This course is all about the different kinds of rounding strategies and their consequences, but before going there, let’s briefly talk about why you might want to round at all. Throughout this course, I’m going to be using a utility library I’ve written with a variety of rounding methods in it.

**01:47**
The file it’s in is called `rounding.py`

, and here I’m showing the first method in `rounding.py`

, which doesn’t really round at all.

**01:56**
It only truncates values chopping the number off at the desired rounding point. All of my rounding functions take two arguments. `num`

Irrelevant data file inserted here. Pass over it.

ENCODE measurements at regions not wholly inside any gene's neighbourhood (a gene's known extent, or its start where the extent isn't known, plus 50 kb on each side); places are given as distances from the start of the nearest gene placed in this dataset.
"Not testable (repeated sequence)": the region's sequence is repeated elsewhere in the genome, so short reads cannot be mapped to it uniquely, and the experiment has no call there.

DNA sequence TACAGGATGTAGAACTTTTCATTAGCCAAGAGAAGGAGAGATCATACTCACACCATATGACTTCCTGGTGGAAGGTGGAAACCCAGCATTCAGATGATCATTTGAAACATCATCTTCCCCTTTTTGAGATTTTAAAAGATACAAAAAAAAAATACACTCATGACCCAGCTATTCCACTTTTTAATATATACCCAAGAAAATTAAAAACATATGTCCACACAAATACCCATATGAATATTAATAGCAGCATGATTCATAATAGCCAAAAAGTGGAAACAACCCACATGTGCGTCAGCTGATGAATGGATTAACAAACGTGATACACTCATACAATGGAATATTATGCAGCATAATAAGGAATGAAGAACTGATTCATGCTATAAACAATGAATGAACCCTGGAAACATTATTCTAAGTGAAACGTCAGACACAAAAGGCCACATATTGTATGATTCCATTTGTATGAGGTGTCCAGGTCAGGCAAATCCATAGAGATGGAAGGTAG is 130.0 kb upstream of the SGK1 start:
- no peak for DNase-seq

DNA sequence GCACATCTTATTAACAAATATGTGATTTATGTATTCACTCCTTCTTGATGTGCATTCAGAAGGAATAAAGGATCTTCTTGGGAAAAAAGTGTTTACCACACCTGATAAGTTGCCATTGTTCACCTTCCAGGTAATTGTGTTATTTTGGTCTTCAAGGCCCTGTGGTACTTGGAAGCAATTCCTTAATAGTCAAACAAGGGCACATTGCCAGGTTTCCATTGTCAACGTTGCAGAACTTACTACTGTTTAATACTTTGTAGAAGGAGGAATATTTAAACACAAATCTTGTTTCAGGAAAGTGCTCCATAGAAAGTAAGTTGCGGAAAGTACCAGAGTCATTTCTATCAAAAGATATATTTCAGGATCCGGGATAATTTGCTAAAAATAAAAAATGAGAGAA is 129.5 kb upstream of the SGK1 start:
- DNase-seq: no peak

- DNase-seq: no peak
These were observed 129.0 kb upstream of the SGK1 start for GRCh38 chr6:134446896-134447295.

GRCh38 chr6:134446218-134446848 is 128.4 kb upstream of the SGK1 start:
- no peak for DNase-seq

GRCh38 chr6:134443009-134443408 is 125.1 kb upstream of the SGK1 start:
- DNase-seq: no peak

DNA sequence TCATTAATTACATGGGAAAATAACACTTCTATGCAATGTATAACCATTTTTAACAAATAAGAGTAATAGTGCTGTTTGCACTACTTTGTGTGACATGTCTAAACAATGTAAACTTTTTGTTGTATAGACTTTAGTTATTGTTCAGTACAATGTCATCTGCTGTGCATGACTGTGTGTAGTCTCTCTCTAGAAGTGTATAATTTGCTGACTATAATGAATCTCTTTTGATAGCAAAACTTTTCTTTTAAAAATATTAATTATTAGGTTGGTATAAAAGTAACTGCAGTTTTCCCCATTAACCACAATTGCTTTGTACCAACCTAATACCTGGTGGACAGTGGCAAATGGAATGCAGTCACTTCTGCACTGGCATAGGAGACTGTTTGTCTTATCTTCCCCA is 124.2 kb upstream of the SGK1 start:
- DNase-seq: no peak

is the number to be rounded, and `decimals`

is the number of significant digits.

**02:10**
Remember when I said that vague thing “pick the position to the right of where you want to round?” Well mathematically, the easiest way of doing that is to multiply the number by 10 to the power of the number of digits that you want in your precision. The value of decimals defaults to zero and 10 to the power of zero is one.

**02:30**
So with the default, you’re rounding to the one’s digit. In this next line, I’m converting a float to an integer because that causes the value to be truncated. So that I can truncate at any decimal position I first multiply, then convert, which does the truncation.

**02:48**
Then divide back down to the original magnitude. As an example, let’s think back to 1.4. Calling `truncate()`

will multiply 1.4 by one, which of course is 1.4.

**03:00**